(OATH.) I do sincerely promise and swear, that I will be faithful and bear true allegiance to His Majesty King George, and him will defend to the utmost of my power, against all traitorous conspiracies and attempts whatever which shall be made against his person, crown, or dignity, and I will do my utmost endeavor to disclose and make known to His Majesty, his heirs and successors, all treasons and traitorous conspiracies and attempts, which I shall know to be against him or them-So help me God.

MILITIA ROLL CALL FOR 1812, BY

R. LOVEKIN.

Ebenezer Hartwell, Daniel Lightheart, Norris Carr, Augustus Barber, Waterman A. Spencer, James Burke, Nathan Pratt, Samuel Burk, Enoch Davis, John Trull, John Dingman, William Pickle, Matthew Borland, John Wilson, Eliphalet Conat, Richard Martain, Michael Coffun, David Burk, Jeremiah Conat, Thomas Powers, James Flannigan, David Seron, William Preston, Timothy Johnson, Dyer Moore, James Grant, Reuben Grant, Jr., James Hawkins, Jr., Thomas Hartwell, John Paine, Lanson Soper, Caleb Raymond, Joel Byrns, Jr., Williams Bebee, Nehemiah Vail, Aaron Hills, John Brown, Nathan Haskell, Joel Byrns, Sr., Jonathan Bedford, Jr., John Odell, Nathan Watson, Alexander W. Ross, Luther McNall, Gershom Orvis, Jered Kimball, Jonathan Rodgers, John Potter, Abraham Bowen, Stadman Bebee, Daniel Wright, Israel Bowen, Daniel Crippen, Dorous Crippin, Luke Smades, Joshua Smades, John Walker, Joseph Barden, Pletiah Soper, James Merrill, John Perry, Adna Bates, Francis Lightfoot, Samuel Marvin, William Carr, Williams Borland Jr., Roger B. Wolcott, John Spencer, John Hartwell, Myndert Hanis, Senr., John Burn, Alexander Fletcher, Robert Clark, John D. Smith, Leonard Soper, John Haskill, Sameul W. Marsh, Thomas Gaige, Jeremiah Brittain, Daniel Porter, James Hawkins, Sr., Gardner Gifford, Elias Smith, Jr., Roger Bates, James Stephens, Samuel Gifford, Ezra Gifford, Peter Bice, Christopher Merkley, Josiah Caswell, David Gage, Joel Smades, George Potter, David Bedford, Samuel Willet, David Crippin, Benjamin Preston, Reuben Grant, Sr., Abell Allen, Isaac Hagerman, Justin Johnson, Jeremiah Hays, Hiram Bedford, Joseph Caldwell, Stephen Morse, Benjamin Root, Benjamin Preston, Warren Munson, Edward McReloy, Myndert Harris, Jr., Asa Callendar, Joseph Haskell, James Lee, Zephaniah Sexton, Cornelius Daly, Jonathan Sexton, Zachariah Odell, Williams Munson, Timothy Haskell, Ephraim Gifford, John Voree, Josiah Wilson, Stephen Bedford.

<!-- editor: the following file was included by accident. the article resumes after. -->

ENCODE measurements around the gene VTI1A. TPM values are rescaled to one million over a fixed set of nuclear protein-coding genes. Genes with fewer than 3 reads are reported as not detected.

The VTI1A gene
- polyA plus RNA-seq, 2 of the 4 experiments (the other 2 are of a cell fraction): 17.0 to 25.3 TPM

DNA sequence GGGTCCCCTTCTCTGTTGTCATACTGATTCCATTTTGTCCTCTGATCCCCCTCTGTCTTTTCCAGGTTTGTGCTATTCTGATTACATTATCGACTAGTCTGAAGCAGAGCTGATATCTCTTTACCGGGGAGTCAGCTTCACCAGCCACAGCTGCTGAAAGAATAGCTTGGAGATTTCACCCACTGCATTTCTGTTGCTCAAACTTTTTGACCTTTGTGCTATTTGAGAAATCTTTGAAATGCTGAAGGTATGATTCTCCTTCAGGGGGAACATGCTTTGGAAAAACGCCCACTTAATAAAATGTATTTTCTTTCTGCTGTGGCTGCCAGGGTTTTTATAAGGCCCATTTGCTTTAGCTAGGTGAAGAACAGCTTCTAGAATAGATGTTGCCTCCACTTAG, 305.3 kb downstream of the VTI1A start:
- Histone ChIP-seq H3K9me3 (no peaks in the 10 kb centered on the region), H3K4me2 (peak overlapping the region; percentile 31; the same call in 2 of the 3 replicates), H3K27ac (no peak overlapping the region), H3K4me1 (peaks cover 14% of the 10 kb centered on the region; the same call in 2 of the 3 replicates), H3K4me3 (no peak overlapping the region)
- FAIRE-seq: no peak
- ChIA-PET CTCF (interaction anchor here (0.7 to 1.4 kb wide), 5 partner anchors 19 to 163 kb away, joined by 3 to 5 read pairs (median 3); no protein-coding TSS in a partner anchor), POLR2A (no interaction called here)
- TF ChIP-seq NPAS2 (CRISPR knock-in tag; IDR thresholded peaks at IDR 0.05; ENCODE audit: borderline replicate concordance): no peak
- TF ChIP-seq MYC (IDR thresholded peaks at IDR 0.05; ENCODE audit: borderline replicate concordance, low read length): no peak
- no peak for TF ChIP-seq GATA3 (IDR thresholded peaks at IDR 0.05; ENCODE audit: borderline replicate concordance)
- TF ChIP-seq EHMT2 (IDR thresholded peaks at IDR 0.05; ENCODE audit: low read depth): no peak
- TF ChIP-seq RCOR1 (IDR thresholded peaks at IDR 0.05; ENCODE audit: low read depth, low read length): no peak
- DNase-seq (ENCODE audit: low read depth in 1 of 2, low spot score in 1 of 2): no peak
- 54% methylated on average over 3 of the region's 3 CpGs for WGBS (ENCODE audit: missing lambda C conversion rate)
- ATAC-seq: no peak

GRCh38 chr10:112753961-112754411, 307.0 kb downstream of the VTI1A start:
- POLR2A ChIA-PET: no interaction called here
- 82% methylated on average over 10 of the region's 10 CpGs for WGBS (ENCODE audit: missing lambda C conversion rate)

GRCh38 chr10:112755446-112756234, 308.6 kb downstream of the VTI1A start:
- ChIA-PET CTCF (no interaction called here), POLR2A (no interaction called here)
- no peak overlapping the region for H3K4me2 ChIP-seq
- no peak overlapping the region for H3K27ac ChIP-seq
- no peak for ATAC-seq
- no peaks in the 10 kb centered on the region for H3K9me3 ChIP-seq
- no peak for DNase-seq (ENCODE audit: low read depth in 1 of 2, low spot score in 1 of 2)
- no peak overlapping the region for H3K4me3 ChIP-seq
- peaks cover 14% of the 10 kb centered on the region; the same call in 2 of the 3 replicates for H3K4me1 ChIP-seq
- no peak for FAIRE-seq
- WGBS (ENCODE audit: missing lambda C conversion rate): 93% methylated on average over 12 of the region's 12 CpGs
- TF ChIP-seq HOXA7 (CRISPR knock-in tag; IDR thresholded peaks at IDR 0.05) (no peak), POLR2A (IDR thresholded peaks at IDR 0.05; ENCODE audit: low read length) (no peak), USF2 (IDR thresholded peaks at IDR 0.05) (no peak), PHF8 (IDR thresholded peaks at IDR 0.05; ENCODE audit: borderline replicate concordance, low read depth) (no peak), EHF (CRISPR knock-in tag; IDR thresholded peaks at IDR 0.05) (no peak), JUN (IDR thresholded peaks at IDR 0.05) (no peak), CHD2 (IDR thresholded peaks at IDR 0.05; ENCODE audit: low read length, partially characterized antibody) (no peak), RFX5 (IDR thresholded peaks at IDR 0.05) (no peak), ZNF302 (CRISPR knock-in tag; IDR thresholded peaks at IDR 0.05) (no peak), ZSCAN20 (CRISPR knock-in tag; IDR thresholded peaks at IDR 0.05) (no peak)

Come and visit the Lanark County Genealogical Society Facebook page– what’s there? Cool old photos–and lots of things interesting to read. Also check out The Tales of Carleton Place and The Tales of Almonte